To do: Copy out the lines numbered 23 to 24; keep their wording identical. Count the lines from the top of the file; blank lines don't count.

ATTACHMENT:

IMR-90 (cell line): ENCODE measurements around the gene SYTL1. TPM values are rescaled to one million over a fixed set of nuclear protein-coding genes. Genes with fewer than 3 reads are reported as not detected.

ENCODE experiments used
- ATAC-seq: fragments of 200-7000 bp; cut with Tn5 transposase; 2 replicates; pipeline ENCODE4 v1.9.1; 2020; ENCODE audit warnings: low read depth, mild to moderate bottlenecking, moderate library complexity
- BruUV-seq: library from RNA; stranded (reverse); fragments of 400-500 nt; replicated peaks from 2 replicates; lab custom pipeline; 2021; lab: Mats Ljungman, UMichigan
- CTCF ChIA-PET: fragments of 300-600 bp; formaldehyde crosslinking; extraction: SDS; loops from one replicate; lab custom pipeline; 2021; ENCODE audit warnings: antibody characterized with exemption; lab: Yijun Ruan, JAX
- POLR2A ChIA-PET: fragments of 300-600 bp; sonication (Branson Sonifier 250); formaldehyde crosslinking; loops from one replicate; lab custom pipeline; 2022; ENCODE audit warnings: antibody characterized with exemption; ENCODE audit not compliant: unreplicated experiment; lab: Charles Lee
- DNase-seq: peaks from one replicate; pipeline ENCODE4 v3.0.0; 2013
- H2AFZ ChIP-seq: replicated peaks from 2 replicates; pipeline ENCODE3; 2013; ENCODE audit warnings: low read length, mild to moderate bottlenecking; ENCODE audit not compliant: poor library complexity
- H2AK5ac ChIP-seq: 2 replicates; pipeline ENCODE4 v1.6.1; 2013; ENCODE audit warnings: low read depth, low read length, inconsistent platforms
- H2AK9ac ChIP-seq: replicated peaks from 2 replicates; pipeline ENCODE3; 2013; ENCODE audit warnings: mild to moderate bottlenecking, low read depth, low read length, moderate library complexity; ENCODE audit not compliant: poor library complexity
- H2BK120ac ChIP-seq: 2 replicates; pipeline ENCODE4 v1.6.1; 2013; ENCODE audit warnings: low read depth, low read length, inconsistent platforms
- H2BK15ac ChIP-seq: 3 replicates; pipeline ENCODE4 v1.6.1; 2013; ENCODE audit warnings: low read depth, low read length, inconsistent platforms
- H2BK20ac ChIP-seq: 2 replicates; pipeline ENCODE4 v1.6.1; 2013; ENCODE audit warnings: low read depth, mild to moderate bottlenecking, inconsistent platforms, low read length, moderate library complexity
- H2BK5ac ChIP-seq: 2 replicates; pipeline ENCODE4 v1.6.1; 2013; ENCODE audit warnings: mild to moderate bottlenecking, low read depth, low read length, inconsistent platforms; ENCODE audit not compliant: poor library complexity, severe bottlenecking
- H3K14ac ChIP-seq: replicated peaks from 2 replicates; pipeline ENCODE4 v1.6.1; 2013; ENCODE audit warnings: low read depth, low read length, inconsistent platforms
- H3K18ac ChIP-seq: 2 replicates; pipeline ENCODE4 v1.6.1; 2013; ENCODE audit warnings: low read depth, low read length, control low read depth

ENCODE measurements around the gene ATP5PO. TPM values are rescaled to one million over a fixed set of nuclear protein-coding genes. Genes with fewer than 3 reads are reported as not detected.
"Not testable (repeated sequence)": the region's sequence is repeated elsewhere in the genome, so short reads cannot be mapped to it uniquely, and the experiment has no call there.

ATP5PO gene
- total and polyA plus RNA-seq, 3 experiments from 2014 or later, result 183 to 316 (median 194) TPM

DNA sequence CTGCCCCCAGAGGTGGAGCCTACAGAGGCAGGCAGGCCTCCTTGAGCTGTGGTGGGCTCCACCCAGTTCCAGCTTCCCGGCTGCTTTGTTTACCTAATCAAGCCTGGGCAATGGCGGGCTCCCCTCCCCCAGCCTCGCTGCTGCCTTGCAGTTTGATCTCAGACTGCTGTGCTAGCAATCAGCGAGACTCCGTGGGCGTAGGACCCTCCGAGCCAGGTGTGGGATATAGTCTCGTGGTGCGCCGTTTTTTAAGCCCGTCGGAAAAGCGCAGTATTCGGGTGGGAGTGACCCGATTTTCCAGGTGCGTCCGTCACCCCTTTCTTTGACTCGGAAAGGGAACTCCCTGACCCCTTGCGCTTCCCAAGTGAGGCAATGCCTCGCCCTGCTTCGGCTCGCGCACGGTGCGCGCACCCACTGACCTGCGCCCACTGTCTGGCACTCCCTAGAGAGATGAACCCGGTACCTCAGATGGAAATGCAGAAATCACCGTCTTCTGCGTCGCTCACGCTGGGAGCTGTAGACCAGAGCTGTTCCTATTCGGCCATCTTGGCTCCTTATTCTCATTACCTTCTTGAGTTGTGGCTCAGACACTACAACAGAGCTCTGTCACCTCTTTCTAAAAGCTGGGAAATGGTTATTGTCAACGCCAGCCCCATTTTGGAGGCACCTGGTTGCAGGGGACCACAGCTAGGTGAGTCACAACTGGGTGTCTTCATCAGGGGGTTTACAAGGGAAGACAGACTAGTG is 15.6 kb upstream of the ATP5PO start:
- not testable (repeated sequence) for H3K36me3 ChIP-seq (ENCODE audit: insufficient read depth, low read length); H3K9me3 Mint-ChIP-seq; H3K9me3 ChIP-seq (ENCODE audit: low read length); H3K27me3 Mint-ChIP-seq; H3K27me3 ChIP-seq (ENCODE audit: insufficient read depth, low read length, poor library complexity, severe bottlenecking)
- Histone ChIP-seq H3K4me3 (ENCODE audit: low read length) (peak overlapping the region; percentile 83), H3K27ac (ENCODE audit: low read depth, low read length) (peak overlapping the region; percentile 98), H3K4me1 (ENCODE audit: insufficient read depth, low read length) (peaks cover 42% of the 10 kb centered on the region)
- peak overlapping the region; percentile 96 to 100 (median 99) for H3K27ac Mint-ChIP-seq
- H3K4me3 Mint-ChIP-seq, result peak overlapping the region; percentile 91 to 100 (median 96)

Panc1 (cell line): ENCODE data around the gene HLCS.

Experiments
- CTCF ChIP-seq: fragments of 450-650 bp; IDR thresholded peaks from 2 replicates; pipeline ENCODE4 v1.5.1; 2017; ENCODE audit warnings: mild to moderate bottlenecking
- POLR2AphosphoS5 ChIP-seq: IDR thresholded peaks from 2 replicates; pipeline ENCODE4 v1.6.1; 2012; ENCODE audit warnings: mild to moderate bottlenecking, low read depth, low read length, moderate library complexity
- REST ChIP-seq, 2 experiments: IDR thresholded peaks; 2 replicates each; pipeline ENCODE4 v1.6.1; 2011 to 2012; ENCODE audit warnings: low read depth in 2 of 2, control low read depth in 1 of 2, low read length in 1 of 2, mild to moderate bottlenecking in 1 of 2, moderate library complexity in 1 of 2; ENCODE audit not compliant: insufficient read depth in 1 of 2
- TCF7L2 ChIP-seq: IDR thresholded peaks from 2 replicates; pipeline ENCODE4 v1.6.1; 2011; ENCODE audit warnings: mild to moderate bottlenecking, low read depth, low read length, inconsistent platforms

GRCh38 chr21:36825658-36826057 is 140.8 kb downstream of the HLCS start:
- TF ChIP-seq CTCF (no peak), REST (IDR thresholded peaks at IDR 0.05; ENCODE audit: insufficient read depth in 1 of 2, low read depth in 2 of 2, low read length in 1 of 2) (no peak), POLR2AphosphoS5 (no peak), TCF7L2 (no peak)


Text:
- Histone ChIP-seq H3K4me3 (ENCODE audit: low read length) (peak overlapping the region; percentile 83), H3K27ac (ENCODE audit: low read depth, low read length) (peak overlapping the region; percentile 98), H3K4me1 (ENCODE audit: insufficient read depth, low read length) (peaks cover 42% of the 10 kb centered on the region)
- peak overlapping the region; percentile 96 to 100 (median 99) for H3K27ac Mint-ChIP-seq